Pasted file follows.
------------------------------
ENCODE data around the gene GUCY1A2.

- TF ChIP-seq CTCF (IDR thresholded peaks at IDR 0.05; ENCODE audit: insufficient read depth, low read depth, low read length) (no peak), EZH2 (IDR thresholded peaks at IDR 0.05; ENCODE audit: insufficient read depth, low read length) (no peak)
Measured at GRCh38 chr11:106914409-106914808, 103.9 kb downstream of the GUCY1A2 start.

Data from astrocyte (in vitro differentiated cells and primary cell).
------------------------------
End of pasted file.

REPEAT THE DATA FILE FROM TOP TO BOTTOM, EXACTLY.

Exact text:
ENCODE data around the gene GUCY1A2.

- TF ChIP-seq CTCF (IDR thresholded peaks at IDR 0.05; ENCODE audit: insufficient read depth, low read depth, low read length) (no peak), EZH2 (IDR thresholded peaks at IDR 0.05; ENCODE audit: insufficient read depth, low read length) (no peak)
Measured at GRCh38 chr11:106914409-106914808, 103.9 kb downstream of the GUCY1A2 start.

Data from astrocyte (in vitro differentiated cells and primary cell).